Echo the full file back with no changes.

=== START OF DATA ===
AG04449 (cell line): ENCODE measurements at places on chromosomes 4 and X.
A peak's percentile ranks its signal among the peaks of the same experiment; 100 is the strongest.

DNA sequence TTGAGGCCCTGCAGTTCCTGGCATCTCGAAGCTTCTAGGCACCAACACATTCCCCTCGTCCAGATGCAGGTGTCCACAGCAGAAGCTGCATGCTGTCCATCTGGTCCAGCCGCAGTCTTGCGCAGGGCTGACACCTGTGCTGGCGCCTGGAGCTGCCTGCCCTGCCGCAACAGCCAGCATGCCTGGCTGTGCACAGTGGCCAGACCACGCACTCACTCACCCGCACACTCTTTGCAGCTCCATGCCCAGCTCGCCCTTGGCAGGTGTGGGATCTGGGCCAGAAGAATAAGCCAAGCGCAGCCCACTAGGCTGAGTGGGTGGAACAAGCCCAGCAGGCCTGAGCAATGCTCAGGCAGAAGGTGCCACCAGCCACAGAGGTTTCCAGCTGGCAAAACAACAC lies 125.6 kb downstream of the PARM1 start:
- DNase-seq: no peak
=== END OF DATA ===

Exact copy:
AG04449 (cell line): ENCODE measurements at places on chromosomes 4 and X.
A peak's percentile ranks its signal among the peaks of the same experiment; 100 is the strongest.

DNA sequence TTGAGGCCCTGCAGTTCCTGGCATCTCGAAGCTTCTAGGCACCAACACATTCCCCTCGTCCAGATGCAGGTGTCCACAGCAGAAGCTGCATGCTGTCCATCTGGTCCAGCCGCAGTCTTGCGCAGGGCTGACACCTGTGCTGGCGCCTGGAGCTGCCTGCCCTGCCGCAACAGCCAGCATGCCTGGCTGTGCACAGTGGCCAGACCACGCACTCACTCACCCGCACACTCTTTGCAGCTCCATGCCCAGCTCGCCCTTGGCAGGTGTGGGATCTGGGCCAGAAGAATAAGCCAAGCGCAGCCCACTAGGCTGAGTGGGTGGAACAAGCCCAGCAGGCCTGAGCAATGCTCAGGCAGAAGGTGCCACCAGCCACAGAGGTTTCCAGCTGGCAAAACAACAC lies 125.6 kb downstream of the PARM1 start:
- DNase-seq: no peak